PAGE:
Search Images Maps Play YouTube News Gmail Drive More »
Sign in
Screen reader users: click this link for accessible mode. Accessible mode has the same essential features but works better with your reader.

Patents

  1. Advanced Patent Search
Publication numberUS4534060 A
Publication typeGrant
Application numberUS 06/521,729
Publication dateAug 6, 1985
Filing dateAug 9, 1983
Priority dateAug 9, 1983
Fee statusLapsed
Also published asDE3426904A1
Publication number06521729, 521729, US 4534060 A, US 4534060A, US-A-4534060, US4534060 A, US4534060A
InventorsJean R. Ward
Original AssigneePencept, Inc.
Export CitationBiBTeX, EndNote, RefMan
External Links: USPTO, USPTO Assignment, Espacenet
Method and apparatus for removing noise at the ends of a stroke
US 4534060 A
Abstract
A method and apparatus are described for processing a series of digital signals representing a stroke of a stylus on a tablet to minimize noise at the ends of the stroke, the series of signals corresponding to the X and Y coordinates of a series of points along the direction of travel of the stroke. First the signals for the X and Y coordinates of each point in the series are compared to the signals for the X and Y coordinates of the points adjacent to it to form a second series of signals comprising only those signals having an ordinate value more extreme than the corresponding ordinate value of its adjacent points. The first point in the second series of signals is then compared with points succeeding the first point to identify the point in the second series that is furthest from the first point but within a predetermined distance from the first point. The point so located is identified as the end point at that end of the stroke. The end point for the other end of the stroke is identified in a similar manner using the second series of points but starting with the last point in the series and comparing it with preceeding points. A third series of signals are then generated, using the end points so identified as the first and last points and all points between the two end points from the first series as intermediate points.
Images(1)
Previous page
Next page
Claims(9)
What is claimed is:
1. A method of processing a first series of signals representing a stroke of a writing instrument on a writing surface to minimize signals caused by noise at the start and finish of the stroke, said first series of signals corresponding to the x and y coordinates of a series of points along the length of travel of the stroke, the method comprising:
a. comparing said signals in said first series relative to each other to form a second series of siganls, said second series of signals comprising only signals corresponding to local extrema points of said stroke,
b. comparing a first signal in said second series with each succeeding signal in said second series to identify a furthest signal from said signal that is within a predetermined distance from said first signal, said signal so identified constituting an end point at the start of the stroke,
c. comparing the last signal in said second series with each preceeding signal to said second series to identify a furthest signal from said last signal that is within a predetermined distance from said last signal, said signal so identified constituting an end point at the finish of the stroke, and
d. forming a third series of signals from the first series of signals starting with the signal corresponding to the processed end point at the start of the stroke and terminating with the signal corresponding to the processed end point at the finish of the stroke.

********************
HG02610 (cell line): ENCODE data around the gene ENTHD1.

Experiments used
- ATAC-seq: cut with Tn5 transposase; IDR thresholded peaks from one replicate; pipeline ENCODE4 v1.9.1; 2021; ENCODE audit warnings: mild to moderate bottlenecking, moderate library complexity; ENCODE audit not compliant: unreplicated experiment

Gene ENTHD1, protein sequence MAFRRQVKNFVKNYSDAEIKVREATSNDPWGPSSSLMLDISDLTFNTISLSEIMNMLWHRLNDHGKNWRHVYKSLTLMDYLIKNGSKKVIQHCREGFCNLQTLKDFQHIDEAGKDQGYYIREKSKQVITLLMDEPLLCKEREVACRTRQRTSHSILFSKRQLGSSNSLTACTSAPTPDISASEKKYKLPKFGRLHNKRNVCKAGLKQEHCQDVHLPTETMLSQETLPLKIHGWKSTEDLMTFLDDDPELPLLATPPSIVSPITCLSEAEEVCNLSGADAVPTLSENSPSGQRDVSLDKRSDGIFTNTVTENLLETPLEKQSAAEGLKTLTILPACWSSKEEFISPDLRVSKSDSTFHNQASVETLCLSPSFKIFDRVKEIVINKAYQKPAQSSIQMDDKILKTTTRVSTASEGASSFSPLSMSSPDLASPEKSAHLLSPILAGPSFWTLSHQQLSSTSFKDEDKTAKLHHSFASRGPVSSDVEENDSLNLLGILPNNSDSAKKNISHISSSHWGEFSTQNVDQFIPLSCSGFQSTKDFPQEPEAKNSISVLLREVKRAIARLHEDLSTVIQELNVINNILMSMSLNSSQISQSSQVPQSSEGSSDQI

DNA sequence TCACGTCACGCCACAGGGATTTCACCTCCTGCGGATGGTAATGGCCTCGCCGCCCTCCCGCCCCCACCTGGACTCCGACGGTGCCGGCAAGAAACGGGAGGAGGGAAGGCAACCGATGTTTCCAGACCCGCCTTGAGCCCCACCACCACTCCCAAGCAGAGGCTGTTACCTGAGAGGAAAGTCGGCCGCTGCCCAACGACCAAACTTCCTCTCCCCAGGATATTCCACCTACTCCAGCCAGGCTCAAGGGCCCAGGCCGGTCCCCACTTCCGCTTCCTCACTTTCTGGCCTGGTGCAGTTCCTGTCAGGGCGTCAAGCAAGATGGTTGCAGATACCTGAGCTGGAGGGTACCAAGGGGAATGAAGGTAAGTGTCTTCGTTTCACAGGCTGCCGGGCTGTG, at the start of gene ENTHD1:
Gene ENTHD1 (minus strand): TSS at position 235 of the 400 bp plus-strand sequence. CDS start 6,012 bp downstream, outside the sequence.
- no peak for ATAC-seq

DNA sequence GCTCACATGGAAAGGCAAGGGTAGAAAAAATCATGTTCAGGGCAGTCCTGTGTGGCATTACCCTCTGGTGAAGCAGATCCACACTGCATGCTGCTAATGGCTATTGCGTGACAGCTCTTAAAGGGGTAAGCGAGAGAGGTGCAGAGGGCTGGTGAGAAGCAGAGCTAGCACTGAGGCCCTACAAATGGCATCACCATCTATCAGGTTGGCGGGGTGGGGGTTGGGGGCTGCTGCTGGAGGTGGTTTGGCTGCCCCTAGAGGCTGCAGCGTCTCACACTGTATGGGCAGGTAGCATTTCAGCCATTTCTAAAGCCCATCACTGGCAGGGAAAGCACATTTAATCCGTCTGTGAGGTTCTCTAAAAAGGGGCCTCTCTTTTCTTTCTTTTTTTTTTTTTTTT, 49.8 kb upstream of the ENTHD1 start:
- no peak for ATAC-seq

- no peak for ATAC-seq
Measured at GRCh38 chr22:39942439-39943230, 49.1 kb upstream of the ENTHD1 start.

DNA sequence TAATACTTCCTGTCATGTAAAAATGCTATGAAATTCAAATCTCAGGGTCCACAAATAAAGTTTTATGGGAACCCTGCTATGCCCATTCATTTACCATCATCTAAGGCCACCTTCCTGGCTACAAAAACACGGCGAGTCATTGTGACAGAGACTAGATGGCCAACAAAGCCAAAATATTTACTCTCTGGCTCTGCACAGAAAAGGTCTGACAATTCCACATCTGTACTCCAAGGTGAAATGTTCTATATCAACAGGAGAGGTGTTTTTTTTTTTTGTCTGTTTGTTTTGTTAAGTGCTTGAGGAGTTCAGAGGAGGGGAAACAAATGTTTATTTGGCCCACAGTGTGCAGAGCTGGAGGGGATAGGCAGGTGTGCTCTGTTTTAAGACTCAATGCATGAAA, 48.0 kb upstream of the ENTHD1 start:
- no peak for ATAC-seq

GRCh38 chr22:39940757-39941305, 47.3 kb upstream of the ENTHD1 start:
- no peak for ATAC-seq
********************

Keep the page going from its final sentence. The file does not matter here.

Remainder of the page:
2. The method of claim 1 and wherein said first series of signals are digital signals.
3. The method of claim 1 and wherein comparing said signals in said first series relative to each other to form a second series of signals comprises determining each point in said first series having a more extreme ordinate value than either point adjacent to it.
4. The method of claim 1 and wherein comparing the first signal in said second series with each succeeding signal in said second series to identify the furthest signal from said first signal that is within a predetermined distance from said first signal comprises:
a. determining the difference in the X coordinate of the first point with a subsequent point and the difference in the Y coordinate of the first point with the same subsequent point,
b. squaring each of said differences,
c. summing the squares of said differences, and
d. comparing the sum of the squares of the differences with a threshold value.
5. Apparatus for processing a first series of signals representing a stroke of a writing instrument on a writing surface to remove signals caused by noise at the start and finish of the stroke, said first series of signals corresponding to the X and Y coordinates of a series of points along the length of travel of the stroke, said apparatus comprising:
a. means for comparing said signals in said first series relative to each other to form a second series of signals, said second series of signals comprising only signals corresponding to local extrema points of said stroke,
b. means for comparing the first signal in said second series with each succeeding signal in said second series to identify a furthest signal from said first signal that is within a predetermined distance from said first signal, said signal so identified constituting an end point at the start of the stroke,
c. means for comparing the last signal in said second series with each preceeding signal in said second series to identify a furthest signal from said last signal that is within a predetermined distance from said last signal, said signal so identified constituting an end point at the finish of the stroke, and
d.means for forming a third series of signals from the first series of signals starting with the signal corresponding to the processed end point at the start of the stroke and terminating with the signal corresponding to the processed end point at the finish of the stroke.